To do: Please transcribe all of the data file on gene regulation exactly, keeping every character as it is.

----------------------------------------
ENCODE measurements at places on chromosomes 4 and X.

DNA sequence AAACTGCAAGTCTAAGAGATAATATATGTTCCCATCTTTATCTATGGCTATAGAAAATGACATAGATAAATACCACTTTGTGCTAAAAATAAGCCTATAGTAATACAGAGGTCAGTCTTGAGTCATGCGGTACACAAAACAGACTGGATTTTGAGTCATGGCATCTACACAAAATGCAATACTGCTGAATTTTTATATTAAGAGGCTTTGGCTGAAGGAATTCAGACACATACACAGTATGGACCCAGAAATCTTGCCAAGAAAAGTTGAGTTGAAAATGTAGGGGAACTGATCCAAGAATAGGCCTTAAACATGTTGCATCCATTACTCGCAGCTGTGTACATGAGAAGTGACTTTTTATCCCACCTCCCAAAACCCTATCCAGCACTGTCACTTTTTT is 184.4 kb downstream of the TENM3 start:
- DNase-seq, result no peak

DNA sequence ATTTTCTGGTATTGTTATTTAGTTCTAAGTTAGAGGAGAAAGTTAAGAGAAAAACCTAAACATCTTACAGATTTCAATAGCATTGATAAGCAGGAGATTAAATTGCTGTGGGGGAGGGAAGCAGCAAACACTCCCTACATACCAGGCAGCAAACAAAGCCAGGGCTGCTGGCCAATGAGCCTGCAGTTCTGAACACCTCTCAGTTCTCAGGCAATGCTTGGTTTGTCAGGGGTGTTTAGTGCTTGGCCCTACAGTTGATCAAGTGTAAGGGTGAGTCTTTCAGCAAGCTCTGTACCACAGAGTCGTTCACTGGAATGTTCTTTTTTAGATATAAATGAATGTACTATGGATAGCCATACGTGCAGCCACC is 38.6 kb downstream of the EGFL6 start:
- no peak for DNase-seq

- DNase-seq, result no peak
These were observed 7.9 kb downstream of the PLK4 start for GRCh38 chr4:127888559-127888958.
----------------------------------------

ENCODE measurements at places on chromosomes 4 and X.

DNA sequence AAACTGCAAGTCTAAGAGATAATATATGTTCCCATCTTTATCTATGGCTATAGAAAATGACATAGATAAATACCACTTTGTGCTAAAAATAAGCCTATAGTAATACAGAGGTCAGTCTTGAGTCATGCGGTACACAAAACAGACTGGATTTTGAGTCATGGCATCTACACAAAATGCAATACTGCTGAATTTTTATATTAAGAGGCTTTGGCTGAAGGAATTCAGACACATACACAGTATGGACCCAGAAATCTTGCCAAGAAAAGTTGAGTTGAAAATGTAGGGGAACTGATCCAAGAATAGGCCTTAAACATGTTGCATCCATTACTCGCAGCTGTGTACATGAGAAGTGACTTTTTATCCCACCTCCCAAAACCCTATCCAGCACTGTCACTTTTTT is 184.4 kb downstream of the TENM3 start:
- DNase-seq, result no peak

DNA sequence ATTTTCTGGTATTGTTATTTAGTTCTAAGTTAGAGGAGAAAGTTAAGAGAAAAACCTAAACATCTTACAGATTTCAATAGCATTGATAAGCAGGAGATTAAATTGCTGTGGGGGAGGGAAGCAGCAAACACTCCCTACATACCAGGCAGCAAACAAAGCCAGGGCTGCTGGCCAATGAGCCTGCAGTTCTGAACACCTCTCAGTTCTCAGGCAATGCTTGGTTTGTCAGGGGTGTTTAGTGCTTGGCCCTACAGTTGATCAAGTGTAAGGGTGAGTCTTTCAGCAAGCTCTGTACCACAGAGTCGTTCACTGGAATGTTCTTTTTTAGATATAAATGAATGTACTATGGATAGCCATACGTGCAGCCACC is 38.6 kb downstream of the EGFL6 start:
- no peak for DNase-seq

- DNase-seq, result no peak
These were observed 7.9 kb downstream of the PLK4 start for GRCh38 chr4:127888559-127888958.